At first, it seemed like Entity’s addition of Ivan “Pure” Moskalenko was what pushed them over the edge into contention as one of the best teams in Europe. It wasn’t until Arlington, where Pure couldn’t secure a visa in time, before people realized — holy hell, they are just that good. 

The team definitely isn’t a talismanic one, revolving around Pure, no matter how it seems. Every player has improved leaps and bounds in months. Vladislav “Kataomi`” Semenov is an unearthed position four gem, while captain Dzmitry “Fishman” Palishchuk has a Bane so terrifying that it is reminiscent of legend Alexey “Solo” Berezin’s dominant heyday with Virtus Pro from 2016 to 2018. 

Daniel “Stormstormer” Schoetzau has carried games just as much as Pure, especially when placed on his signature heroes like Invoker and Visage. Offlaner Tobias “Tobi” Buchner is the ultimate flex — throw him an offlane Chen, Undying, or Mirana, and he takes them all with ease.

The team’s unpredictability with their strategies and heroes are invaluable. And when the chips are down, Pure has proven that he has what it takes to be the one — and that’s game-winning when the stakes are as high as it gets.

Team Aster seems like they’ve finally — finally! — figured it out. Whatever the team’s issues with international tournaments, they’ve seemed to firmly put themselves past those yips with some amazing performances. The addition of one of China’s most rock-solid midlaners, Zeng “Ori” Jiaoyang, and a hard support from their own academy team, Yu “皮球” Yajun, have transformed their fortunes.

They haven’t finished lower than third in any competition the entire year. On LAN, they’ve crushed some of the best teams that dared to stand in their way — except for some of the usual suspects we’ll talk about later. 

Aster has existed in a mire of being dominant locally, then failing at the first hurdle outside of China, for so long that it’s difficult to back this horse. But the best Chinese teams have historically performed above expectations at TI, no matter how the grand finals go — and Aster looks to finally be included in that group.

What can be said about these teams that hasn’t already been said?

These three teams are serial winners — yes, even a young squad like OG has proven that in the space of a year. Their names dominated the competition this season whenever we had a chance for an international LAN. The Stockholm and Arlington Majors. Riyadh Masters. ESL One Malaysia 2022. Wherever these teams went, they dominated — and it will take a momentous feat for TI11 to be the exception.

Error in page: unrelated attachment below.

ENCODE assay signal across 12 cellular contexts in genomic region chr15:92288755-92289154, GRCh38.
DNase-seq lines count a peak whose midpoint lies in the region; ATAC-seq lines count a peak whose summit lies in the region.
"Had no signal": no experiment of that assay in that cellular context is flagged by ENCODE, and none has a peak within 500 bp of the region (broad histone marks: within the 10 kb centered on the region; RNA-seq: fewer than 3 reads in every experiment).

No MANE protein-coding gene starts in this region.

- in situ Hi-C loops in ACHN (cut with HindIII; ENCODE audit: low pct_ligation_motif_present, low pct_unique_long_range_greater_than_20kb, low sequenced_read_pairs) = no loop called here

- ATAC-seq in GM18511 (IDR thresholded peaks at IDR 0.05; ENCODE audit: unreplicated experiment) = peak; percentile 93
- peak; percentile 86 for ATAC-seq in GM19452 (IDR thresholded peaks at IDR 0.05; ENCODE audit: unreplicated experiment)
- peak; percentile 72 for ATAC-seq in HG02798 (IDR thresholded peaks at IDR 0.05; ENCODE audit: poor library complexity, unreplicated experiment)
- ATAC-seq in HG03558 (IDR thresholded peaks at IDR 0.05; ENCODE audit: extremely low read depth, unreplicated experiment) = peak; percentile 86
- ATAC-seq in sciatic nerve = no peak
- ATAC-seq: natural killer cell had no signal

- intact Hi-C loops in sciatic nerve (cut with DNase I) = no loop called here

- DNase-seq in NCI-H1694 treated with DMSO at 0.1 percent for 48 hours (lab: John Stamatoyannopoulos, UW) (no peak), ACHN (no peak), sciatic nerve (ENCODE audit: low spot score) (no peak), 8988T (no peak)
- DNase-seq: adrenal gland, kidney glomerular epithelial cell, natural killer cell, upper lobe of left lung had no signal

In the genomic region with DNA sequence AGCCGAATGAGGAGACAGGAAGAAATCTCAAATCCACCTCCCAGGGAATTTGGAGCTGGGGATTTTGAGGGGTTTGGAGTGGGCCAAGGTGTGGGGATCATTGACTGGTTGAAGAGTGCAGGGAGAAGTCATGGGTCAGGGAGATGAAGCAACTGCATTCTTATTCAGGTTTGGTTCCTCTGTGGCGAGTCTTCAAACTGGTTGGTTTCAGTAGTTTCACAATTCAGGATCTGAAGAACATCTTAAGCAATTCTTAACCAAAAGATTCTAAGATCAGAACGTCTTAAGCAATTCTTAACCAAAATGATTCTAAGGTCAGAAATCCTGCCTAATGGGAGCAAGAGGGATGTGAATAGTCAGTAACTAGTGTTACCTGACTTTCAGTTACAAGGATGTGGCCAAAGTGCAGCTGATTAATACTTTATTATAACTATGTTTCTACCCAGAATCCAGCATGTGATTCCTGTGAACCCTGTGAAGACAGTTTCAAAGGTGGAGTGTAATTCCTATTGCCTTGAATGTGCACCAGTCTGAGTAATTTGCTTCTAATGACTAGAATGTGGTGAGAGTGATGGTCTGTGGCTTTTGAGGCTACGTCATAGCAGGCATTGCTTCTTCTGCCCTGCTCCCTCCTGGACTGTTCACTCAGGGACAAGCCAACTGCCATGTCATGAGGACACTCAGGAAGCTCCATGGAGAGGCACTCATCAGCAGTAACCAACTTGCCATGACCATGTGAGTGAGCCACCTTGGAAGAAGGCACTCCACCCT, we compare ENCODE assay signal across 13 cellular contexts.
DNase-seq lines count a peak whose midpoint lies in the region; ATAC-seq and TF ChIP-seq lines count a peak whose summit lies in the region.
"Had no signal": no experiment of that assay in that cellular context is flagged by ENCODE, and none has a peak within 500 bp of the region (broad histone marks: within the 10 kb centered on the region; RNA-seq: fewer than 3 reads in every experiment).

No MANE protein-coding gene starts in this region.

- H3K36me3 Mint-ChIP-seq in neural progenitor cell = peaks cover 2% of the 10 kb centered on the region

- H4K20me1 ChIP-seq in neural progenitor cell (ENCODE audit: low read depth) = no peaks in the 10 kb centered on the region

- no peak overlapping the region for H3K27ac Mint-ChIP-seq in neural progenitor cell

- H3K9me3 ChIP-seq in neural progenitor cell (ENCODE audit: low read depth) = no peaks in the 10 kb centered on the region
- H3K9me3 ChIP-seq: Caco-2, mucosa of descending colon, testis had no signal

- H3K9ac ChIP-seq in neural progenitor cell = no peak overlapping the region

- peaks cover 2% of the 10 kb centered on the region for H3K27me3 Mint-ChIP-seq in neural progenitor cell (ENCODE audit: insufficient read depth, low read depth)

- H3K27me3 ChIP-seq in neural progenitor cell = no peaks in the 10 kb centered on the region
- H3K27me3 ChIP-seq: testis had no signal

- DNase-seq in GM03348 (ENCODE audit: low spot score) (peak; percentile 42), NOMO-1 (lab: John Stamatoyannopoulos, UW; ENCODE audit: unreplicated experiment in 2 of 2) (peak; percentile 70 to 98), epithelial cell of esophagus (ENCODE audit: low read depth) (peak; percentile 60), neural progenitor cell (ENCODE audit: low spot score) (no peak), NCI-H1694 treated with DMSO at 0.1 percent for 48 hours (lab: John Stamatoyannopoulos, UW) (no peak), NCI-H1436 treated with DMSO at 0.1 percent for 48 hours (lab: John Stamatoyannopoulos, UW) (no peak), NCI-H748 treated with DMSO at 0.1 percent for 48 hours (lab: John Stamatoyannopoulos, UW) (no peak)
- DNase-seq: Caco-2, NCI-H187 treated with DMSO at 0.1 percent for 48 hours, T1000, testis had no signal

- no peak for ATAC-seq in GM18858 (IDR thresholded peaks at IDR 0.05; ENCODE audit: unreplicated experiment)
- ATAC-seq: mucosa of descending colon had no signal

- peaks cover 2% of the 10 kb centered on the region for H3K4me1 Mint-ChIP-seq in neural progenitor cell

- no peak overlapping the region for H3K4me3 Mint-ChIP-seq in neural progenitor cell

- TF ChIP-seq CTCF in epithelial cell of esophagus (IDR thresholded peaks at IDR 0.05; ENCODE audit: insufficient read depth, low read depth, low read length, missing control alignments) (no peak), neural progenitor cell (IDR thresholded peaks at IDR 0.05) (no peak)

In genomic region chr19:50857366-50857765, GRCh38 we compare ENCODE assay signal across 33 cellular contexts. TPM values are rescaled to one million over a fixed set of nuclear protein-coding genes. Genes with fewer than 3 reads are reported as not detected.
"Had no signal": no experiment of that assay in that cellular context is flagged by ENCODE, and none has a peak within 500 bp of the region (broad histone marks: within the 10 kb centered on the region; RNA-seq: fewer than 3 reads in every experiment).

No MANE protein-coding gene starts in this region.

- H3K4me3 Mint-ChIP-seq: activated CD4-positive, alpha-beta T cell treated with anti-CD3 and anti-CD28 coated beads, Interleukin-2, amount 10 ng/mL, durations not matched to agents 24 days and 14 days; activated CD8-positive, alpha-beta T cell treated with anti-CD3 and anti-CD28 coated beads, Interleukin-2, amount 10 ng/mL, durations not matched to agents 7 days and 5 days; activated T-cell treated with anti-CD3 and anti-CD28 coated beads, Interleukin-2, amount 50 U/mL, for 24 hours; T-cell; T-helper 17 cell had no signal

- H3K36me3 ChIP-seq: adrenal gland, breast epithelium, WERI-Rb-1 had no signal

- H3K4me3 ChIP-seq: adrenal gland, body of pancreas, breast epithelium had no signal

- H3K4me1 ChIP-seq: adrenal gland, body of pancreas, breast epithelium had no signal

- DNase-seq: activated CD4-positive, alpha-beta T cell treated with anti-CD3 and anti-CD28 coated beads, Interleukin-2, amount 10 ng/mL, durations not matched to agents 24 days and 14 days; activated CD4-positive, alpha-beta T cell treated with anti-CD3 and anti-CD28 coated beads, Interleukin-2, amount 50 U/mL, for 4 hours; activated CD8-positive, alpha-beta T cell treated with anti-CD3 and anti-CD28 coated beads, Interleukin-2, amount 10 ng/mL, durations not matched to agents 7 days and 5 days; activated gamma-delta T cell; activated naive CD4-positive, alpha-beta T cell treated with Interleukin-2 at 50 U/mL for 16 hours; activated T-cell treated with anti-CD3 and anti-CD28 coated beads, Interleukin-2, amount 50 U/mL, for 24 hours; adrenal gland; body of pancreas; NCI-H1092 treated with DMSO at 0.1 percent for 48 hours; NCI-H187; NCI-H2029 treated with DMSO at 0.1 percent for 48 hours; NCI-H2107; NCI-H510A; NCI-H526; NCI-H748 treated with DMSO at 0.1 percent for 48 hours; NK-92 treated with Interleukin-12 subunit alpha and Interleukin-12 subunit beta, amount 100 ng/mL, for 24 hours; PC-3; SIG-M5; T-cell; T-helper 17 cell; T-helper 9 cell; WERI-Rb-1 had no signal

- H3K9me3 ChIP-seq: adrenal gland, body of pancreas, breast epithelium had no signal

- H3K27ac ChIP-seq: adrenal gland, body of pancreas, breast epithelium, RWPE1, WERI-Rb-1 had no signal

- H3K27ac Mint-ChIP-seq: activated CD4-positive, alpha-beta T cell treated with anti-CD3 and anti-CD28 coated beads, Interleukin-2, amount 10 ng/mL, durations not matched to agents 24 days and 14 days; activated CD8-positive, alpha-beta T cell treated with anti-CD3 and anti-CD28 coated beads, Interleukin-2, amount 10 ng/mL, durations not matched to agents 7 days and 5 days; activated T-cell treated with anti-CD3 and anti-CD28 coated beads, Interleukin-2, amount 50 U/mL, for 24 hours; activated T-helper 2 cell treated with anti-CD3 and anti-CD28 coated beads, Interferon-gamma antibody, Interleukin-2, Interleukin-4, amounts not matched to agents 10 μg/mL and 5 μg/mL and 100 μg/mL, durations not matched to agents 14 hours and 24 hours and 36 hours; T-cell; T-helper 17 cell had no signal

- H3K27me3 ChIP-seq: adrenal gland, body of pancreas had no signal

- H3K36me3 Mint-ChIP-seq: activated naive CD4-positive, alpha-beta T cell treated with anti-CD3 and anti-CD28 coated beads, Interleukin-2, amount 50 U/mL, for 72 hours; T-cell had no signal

Though Team Spirit looked to have lost a bit of their mojo earlier on in the season, with middling showings at the Stockholm Major and the Gamers Galaxy Dubai Invitational, they’ve come right back up to speed at the right time — though it’s difficult to blame them for their disruption. The TI10 champions are heading into their Aegis defence in hot form, having won the Arlington Major in style over PSG.LGD in an increasingly heated rivalry.

But it’ll be remiss to dismiss PSG.LGD. The Chinese team has been the bastion of consistency for years now, no matter the roster. Many still regard Wang “Ame” Chunyu as the outright best carry in the world, and his supporting cast stellar and stable. For LGD fans, their hearts should barely race until the team reaches the grand finals — as that’s where the hump seems to be for the legendary organization.

Last but not least, OG’s young squad has continued the winning ways of their predecessors. Adding a fifth Major crown — one of three organizations to have ever done so — was a record equalling feat. Claiming a third Aegis would be unprecedented. The trendsetters were one of the first teams to truly lean into the evenly farmed tri-core mindset, and their core players consistently stand out with the incredible breadth of heroes and situations they can adapt to.

Will Team Spirit herald Eastern Europe as the new powerhouse region? Can PSG.LGD finally stand on top of the podium after five separate top three finishes? Or perhaps Ammar “ATF” Al-Assaf will finally stop flaming pub players after adding “TI winner” to his resume?

That’s why we watch The International. TI11 runs in Singapore from October 8 to 29 — when a champion will finally be crowned.